Figure skating at the 1948 Winter Olympics

From Wikipedia, the free encyclopedia
Jump to navigation Jump to search

Figure skating at the V Winter Olympics
Type:Olympic Games
Champions
Men's singles:
United States Dick Button
Ladies' singles:
Canada Barbara Ann Scott
Pair skating:
Belgium Micheline Lannoy / Pierre Baugniet
Navigation
Previous:
1936 Winter Olympics
Next:
1952 Winter Olympics

Figure skating at the 1948 Winter Olympics took place at the Olympic Ice Rink in St. Moritz, Switzerland. Three figure skating events were contested: men's singles, ladies' singles, and pair skating.[1]

Event summary[edit]

Barbara Ann Scott became the first Canadian to win the figure skating gold medal while Dick Button became the first American to win a figure skating title for the United States. Button also became the first figure skater to perform a double axel in competition.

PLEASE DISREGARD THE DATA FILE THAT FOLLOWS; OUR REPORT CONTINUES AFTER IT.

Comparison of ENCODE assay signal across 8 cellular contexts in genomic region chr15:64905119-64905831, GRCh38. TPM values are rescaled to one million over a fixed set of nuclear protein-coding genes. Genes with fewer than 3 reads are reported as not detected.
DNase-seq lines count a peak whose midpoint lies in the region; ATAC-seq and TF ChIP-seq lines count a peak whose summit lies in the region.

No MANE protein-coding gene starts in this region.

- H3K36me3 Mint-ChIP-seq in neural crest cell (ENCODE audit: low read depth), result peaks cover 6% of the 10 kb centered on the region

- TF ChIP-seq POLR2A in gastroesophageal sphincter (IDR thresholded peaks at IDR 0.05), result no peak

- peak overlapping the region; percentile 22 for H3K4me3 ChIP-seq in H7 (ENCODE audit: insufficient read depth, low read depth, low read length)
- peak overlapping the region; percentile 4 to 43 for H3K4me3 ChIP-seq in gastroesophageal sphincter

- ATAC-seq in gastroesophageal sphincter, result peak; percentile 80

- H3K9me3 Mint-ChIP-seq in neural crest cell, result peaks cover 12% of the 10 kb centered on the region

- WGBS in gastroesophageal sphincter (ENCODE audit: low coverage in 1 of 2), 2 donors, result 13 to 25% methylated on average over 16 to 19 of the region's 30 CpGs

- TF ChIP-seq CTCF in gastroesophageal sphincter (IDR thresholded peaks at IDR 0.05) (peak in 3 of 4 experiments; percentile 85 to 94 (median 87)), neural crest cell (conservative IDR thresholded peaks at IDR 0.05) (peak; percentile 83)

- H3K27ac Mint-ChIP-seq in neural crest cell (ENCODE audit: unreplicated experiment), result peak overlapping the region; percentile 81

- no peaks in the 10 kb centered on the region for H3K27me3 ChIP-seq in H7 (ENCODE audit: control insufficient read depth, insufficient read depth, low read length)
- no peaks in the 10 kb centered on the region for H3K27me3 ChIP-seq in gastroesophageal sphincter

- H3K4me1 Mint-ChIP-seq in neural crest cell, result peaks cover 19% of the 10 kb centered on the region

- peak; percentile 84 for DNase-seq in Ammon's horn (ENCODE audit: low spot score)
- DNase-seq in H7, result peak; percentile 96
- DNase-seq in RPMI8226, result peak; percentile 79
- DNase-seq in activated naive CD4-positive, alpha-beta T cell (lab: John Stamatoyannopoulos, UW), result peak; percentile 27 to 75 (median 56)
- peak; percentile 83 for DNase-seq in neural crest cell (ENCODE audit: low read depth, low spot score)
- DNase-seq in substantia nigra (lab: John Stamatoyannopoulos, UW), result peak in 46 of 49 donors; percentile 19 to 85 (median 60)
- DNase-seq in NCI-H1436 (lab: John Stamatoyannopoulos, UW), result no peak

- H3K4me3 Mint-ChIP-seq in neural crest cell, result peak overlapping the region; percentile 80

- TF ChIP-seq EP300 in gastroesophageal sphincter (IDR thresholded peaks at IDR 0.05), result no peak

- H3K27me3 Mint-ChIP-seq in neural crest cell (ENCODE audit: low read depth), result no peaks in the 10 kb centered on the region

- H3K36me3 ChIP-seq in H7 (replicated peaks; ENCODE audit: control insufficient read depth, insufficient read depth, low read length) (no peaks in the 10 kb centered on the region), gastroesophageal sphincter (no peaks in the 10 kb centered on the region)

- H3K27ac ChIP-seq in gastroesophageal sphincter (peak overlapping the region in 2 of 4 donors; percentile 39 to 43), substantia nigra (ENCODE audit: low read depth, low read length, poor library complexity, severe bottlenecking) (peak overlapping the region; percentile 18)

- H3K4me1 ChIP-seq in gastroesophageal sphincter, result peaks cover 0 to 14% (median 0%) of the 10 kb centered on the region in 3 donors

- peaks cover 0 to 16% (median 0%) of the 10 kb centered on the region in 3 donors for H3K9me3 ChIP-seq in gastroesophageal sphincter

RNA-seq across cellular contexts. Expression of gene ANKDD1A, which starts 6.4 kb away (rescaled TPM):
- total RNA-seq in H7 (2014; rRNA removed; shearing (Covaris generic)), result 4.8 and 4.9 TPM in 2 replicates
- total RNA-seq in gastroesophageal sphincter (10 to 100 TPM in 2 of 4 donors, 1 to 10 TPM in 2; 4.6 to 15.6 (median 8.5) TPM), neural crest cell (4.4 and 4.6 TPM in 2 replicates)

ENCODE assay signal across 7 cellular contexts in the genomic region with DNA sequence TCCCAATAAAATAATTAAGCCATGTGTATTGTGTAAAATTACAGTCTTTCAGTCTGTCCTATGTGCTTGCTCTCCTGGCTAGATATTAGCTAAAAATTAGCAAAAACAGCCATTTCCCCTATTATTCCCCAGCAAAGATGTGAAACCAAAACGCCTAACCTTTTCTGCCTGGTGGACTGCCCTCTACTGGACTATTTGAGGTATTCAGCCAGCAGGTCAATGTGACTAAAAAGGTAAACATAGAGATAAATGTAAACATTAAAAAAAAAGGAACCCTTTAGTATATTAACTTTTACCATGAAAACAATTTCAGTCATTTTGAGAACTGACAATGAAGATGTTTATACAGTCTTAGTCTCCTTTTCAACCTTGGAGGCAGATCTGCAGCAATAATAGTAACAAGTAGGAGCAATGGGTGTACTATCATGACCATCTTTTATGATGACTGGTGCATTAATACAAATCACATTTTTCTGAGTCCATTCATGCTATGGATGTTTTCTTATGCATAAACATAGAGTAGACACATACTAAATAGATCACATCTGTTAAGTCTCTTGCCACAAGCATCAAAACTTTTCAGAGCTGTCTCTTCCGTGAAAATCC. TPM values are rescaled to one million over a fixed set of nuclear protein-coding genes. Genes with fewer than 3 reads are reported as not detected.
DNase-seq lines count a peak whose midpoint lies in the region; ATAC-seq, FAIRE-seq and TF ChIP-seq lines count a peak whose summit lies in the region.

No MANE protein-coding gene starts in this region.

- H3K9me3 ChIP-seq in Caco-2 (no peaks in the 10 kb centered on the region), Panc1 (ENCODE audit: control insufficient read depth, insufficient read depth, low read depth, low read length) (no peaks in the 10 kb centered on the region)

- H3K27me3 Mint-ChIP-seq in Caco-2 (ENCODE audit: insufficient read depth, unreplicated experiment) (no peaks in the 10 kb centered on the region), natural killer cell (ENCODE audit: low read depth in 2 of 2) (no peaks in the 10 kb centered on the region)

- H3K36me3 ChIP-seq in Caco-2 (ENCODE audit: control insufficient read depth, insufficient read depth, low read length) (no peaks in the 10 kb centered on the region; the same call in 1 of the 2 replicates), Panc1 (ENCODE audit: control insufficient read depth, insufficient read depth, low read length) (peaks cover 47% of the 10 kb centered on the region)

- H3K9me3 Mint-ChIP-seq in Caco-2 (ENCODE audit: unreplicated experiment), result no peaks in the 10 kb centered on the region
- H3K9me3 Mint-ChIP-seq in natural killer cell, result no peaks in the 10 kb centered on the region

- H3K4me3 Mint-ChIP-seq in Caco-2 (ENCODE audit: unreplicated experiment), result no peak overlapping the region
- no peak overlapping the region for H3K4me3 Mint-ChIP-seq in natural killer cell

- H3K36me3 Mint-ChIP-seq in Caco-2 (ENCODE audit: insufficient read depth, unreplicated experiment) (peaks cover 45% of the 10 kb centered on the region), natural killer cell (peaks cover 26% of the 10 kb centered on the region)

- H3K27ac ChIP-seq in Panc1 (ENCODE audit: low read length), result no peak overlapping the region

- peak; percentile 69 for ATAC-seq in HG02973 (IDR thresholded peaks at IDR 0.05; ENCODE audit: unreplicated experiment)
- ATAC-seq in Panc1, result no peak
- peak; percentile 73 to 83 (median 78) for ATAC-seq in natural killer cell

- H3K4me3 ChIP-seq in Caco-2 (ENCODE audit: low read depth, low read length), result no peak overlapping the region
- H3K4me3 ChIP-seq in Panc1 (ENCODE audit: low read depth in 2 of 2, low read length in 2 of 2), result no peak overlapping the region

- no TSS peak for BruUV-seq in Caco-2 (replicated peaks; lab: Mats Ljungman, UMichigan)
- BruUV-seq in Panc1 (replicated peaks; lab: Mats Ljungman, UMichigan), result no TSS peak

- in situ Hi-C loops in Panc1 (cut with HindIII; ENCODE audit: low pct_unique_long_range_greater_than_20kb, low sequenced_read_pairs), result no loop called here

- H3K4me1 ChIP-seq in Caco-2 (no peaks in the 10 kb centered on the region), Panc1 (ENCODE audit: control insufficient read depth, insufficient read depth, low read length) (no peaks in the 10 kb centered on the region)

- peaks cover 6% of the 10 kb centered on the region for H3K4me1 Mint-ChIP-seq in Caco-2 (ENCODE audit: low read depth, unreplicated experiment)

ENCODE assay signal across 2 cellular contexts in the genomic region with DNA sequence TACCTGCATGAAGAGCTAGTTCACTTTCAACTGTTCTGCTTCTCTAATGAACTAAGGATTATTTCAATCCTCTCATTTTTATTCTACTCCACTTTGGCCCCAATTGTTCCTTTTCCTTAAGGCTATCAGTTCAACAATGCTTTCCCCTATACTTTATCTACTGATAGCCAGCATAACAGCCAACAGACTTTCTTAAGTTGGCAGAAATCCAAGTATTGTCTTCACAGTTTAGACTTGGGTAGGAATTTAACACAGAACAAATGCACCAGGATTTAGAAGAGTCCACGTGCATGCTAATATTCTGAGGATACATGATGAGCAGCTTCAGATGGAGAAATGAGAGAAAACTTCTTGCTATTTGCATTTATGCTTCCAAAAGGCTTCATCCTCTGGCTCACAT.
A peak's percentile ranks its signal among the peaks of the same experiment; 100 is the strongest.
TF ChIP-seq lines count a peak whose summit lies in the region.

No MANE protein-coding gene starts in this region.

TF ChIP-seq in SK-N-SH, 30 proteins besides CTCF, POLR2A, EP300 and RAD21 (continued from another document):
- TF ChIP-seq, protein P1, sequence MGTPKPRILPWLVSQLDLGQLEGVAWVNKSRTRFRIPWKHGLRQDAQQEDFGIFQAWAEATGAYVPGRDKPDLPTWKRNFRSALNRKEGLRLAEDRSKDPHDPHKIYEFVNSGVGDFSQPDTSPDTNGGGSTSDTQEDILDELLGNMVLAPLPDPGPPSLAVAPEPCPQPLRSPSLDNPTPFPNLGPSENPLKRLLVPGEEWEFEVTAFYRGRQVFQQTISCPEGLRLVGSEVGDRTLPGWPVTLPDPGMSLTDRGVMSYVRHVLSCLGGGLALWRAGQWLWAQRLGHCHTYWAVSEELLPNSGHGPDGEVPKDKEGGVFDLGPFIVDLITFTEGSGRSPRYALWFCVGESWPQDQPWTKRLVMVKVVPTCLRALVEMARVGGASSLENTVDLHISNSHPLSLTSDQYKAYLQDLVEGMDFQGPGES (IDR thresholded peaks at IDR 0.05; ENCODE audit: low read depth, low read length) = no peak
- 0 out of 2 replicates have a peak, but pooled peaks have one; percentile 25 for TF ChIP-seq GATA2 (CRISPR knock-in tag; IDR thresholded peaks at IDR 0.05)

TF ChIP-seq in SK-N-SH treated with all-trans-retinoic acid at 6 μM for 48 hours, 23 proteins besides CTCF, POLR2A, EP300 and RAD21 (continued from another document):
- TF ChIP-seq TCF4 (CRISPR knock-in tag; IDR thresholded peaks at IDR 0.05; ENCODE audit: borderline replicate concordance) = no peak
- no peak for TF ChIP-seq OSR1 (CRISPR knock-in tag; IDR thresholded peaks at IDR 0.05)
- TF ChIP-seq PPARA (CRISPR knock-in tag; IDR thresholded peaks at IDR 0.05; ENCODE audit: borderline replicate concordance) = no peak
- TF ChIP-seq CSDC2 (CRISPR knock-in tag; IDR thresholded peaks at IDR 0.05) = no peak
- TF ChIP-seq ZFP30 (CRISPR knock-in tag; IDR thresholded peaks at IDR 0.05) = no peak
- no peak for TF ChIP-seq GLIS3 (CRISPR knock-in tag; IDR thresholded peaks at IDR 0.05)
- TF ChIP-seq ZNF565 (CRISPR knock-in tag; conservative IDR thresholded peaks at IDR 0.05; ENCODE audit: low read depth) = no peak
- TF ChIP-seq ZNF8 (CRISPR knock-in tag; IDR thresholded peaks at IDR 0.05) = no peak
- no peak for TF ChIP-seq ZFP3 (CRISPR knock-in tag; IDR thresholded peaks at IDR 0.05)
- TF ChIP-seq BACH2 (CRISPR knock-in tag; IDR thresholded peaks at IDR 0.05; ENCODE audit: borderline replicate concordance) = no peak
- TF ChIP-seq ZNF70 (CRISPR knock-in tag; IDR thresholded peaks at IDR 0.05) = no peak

The competition began with the men's compulsory figures on 2 February. However, the next day, competition was postponed in the midst of the ladies' figures event due to a thaw that left puddles of water on the outdoor ice surface. On 5 February competition had to be resumed, regardless of poor ice conditions, in order to allow the Games to finish on schedule. The pairs event on 7 February was skated in a heavy snowstorm, with the ice having to be scraped after each program.[2]

Medal summary[edit]

Medalists[edit]

Event Gold Silver Bronze
Men's singles
details
 Dick Button (USA)  Hans Gerschwiler (SUI)  Edi Rada (AUT)
Ladies' singles
details
 Barbara Ann Scott (CAN)  Eva Pawlik (AUT)  Jeannette Altwegg (GBR)
Pairs skating
details
 Micheline Lannoy
and Pierre Baugniet (BEL)
 Andrea Kékesy
and Ede Király (HUN)
 Suzanne Morrow
and Wallace Diestelmeyer (CAN)

Medal table[edit]

RankNationGoldSilverBronzeTotal
1 Canada1012
2 Belgium1001
 United States1001
4 Austria0112
5 Hungary0101
 Switzerland0101
7 Great Britain0011
Totals (7 nations)3339

References[edit]

  1. ^ "Figure Skating at the 1948 Winter Olympics". Olympedia. Retrieved 2 July 2020.
  2. ^ "The Olympics: 1948 and 1952", Skating magazine, February 1960

External links[edit]